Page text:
We all know that fleas make our friend itchy, sometimes very itchy, but do you know what actually causes the itch? The mouthparts of fleas are long and thin, and this allows them to pierce the host's skin easily and quickly. Here, the saliva, injected with the sting, causes itching. And not only that, in fact it can often give rise to allergic dermatitis or it can inoculate larvae of other parasites such as tapeworms through the saliva. If our friend has fleas or lice, he may understand that he licks himself, thus ingesting the parasites. In adult dogs the pathogenic power is not high and at most anal itching may be encountered. It is different for puppies, especially if the infestation is generalized and massive, because in this case the problem takes on a certain gravity and can give rise to non-negligible phenomena. You may notice phenomena of intestinal disorders such as diarrhea or cases of constipation which lead our furry friend to a condition of overall discomfort with loss of appetite and weight loss.

How do we eliminate these insects?

Well, let's attack these insects on two fronts 😅! On the one hand we face the enemy with force pesticides, shampoo, foams, collars, powdered and liquid products in pipettes to be applied to the skin and, on the other front, we attack with the sound of vacuum cleaners, sanitation and washes! And this front is very important because we must not forget that most fleas are not found on the animal, but on the kennels, in the cushions, in the toys, collars, so everything must be sanitized and kept clean. And you will say my goodness, but I don't have time to stand there and do all this sanitization! Well, I guarantee you that more time is wasted saying it than doing it! Using specific products means that you can clean and sanitize at once, thus avoiding double steps! 

And the lice??

The dog can encounter two families, the Trichodecres canis, family of biting lice and the Linognathus setosus, family of sucking lice.
The first is known as highly host-specific and cannot be transmitted to humans or to other species but our friend can encounter it mainly if he comes into contact with another dog and therefore contracts it through direct contact. I was telling you mainly because it could happen through the use of infested combs, brushes or collars. It prefers dogs with long, thick hair and neglected hygiene and nutrition. It nests near the skin and feeds on scales (dandruff) and sebum. It doesn't sting, but its constant movements on the skin of the unfortunate dog create annoying itching that also makes him a little nervous! And as we know, continuous scratching can create lesions and consequently scabs or skin sores that should not be overlooked.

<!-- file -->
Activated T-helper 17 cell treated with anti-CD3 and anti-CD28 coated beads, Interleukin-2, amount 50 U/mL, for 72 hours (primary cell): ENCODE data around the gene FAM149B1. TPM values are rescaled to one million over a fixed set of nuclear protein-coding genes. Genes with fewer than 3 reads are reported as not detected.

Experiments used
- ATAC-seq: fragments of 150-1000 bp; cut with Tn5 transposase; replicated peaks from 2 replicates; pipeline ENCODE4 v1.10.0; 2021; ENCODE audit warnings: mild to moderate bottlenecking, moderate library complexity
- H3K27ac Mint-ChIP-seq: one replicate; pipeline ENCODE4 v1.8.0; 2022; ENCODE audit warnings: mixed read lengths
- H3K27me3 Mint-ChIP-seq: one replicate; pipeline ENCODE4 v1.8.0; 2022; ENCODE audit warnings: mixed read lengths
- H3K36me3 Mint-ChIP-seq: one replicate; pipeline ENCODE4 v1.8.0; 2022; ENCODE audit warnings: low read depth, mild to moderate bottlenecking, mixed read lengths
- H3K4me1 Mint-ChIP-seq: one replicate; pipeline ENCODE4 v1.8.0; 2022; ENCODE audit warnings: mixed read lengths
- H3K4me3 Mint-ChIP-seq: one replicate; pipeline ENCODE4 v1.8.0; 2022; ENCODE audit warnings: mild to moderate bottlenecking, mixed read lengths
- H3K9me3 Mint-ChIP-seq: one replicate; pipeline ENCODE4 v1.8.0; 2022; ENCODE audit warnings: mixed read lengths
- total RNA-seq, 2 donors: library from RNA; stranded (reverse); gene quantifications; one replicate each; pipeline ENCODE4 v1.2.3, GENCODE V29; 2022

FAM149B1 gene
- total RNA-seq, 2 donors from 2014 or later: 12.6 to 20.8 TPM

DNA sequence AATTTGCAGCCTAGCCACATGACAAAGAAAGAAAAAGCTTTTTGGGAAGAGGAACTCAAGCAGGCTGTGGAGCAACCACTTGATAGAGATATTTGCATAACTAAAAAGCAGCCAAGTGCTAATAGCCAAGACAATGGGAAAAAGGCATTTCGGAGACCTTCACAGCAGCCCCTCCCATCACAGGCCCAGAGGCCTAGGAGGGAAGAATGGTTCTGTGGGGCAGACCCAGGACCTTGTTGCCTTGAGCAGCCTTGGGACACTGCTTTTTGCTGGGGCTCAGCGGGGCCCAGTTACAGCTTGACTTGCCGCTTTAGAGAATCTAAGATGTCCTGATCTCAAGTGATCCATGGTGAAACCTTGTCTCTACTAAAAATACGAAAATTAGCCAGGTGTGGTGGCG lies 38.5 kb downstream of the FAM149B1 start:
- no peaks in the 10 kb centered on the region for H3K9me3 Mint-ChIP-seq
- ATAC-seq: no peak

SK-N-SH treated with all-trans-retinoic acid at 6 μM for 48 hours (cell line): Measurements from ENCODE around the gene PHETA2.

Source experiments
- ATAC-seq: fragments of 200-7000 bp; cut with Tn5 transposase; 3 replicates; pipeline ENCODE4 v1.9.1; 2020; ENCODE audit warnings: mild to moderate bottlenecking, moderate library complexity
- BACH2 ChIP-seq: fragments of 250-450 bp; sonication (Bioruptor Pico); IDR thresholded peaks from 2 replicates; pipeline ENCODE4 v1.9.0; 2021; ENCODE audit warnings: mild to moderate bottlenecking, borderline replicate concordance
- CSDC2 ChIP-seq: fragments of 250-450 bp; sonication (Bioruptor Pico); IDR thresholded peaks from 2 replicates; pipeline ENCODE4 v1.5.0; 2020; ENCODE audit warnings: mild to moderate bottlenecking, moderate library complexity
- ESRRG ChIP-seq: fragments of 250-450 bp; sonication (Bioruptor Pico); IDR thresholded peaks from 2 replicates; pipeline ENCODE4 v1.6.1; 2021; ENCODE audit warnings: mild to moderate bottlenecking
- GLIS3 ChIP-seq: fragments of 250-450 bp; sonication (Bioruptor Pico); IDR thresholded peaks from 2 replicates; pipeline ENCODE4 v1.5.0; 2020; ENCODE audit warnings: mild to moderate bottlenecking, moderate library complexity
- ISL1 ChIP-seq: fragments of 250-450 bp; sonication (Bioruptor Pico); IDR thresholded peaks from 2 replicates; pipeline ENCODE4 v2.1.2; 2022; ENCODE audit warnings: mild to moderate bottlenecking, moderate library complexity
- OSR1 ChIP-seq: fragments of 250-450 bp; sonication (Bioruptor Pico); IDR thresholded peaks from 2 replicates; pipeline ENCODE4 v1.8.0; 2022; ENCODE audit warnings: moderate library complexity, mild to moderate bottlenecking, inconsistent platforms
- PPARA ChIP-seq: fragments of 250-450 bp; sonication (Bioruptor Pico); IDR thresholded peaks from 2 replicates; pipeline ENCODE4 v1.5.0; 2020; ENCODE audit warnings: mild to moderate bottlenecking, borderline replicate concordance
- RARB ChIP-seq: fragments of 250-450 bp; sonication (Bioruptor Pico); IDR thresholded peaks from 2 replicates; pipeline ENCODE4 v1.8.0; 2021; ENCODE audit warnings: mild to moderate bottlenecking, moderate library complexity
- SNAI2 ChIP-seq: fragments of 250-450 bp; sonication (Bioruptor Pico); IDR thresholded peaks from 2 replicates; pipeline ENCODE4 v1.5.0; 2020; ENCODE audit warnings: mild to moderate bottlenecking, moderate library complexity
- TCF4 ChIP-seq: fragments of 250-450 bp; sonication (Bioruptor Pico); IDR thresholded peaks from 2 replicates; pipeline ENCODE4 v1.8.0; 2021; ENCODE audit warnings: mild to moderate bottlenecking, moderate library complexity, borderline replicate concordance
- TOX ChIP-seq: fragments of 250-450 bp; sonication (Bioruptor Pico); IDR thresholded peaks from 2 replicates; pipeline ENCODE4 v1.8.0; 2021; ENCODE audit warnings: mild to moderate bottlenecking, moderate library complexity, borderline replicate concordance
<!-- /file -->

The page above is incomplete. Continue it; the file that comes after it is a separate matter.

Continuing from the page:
And who are the members of the sucker family? They are non-host lice - specific, in fact we also find them in foxes, but they too love long hair and poorly cared for animals. They are suckers because their mouth parts allow them to pierce the host's skin and feed on blood. They're practically mini vampires🧛😁!! The pathogenic power of this parasite is not high, but obviously depends on the degree of infestation; it can cause localized hair loss and in the most serious cases it can lead our friend to scratch so much that it causes skin lesions.

And the cats??

Drumroll!!! Meet Felicola subrostratus, the only cat-specific family of lice🐈!!

This biting louse also only settles in neglected and long-haired cats but is also rare in stray and wild cats. It also carries out its life cycle (which lasts 1 month) on the host, remaining attached to the base of the hair. They nest in well-defined locations, such as the head, but do not disdain naturally humid areas such as the nostrils, mouth and ears. It is transmitted in two ways, directly, i.e. from cat to cat, and indirectly, i.e. through the use of accessories such as brushes, combs and infested baskets.
Since they spend their entire life cycle on the host, it may not be necessary to extend the disinfestation to the environment (although, in my opinion, keeping the home environment clean and sanitized it certainly doesn't hurt) but treating the animal and cleaning all its accessories may be sufficient. The products on the market, and available in spray, shampoo, collars and pipettes guarantee effective elimination of lice.